Shoot. The 2004 and 2005 entries in this article are fascinating. I didn't know we launched a raid to capture OBL in 2004. Neither did I know we had intel in 2005 but the unit meant to use that intel to capture OBL had been shut down months before.

Wheeeeee!

http://www.telegraph.co.uk/news/worldnews/asia/afghanistan/8488064/O sa ma-bin-Laden-dead-a-timeline-of-missed-opportunities.html
 
2014-08-01 10:35:27 AM  

HotWingConspiracy: Nabb1: I swear, I think the only way the American left is going to get upset about the NSA is if we can convince them the NSA has been spying on Planned Parenthood.

LOL wut

I'm not sure what the pivot point is for supporting or hating Snowden, but it doesn't seem to be political affiliation.


Yeah, it's been interesting how in this age of hyperpartisanship there have been next to no strong calls from people like Limbaugh or Hannity against Snowden. The demagogues have been surprisingly silent on this issue, even though they've hammered Obama on everything from Benghazi to.. shiat I don't even pay attention anymore. Everything.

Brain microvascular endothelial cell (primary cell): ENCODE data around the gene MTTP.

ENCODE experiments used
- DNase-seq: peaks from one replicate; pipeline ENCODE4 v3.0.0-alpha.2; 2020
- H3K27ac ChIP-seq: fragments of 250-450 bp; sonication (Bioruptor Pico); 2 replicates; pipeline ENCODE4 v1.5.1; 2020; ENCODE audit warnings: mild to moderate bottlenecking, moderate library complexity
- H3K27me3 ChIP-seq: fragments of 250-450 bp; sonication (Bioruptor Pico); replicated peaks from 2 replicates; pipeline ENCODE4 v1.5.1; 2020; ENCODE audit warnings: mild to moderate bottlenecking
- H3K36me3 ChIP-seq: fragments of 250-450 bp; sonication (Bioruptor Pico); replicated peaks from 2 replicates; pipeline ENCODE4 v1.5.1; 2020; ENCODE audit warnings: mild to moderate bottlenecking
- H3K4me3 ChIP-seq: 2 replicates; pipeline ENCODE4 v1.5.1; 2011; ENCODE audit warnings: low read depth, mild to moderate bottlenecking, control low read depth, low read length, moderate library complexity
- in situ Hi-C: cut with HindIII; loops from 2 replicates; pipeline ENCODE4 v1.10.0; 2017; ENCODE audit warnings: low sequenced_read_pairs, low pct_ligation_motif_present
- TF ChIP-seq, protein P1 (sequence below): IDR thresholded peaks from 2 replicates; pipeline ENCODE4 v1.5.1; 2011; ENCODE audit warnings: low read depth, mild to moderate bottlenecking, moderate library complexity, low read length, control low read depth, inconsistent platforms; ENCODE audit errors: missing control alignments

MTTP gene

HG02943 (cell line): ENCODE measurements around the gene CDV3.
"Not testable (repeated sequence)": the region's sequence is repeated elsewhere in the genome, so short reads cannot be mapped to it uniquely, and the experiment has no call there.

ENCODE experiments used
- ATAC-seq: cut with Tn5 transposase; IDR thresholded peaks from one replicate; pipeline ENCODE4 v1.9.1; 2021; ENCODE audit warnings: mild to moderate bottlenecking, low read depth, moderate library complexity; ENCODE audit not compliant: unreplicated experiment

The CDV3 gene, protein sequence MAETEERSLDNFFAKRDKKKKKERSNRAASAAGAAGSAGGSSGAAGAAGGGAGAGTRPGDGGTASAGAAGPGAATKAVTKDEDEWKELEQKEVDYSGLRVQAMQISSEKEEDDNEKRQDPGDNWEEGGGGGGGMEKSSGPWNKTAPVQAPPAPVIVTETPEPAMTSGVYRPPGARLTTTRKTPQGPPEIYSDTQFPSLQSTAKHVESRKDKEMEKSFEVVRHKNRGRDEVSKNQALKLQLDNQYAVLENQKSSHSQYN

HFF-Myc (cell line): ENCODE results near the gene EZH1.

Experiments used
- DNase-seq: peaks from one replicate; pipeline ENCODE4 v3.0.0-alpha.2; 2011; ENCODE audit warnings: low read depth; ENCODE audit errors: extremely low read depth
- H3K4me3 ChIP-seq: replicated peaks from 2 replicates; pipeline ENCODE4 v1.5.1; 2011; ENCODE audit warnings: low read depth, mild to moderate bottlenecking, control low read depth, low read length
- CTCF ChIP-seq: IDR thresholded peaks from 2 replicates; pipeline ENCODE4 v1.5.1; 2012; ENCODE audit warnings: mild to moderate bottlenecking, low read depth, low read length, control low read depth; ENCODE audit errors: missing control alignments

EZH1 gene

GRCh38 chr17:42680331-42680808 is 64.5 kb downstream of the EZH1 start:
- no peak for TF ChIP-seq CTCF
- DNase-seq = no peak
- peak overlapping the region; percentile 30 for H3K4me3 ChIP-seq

But Snowden? For some reason both him and the issues he raised largely get a pass from the "everything Obama does is literally Hitler" crowd. There hasn't even been much along the lines of "how could Obama let this happen", really, which is the least I would have expected.

Kind interesting. Not sure what to make of it, but it's interesting.
 
2014-08-01 10:38:42 AM  

Jiro Dreams Of McRibs: HotWingConspiracy: Jiro Dreams Of McRibs: He's a SUPER PATRIOT!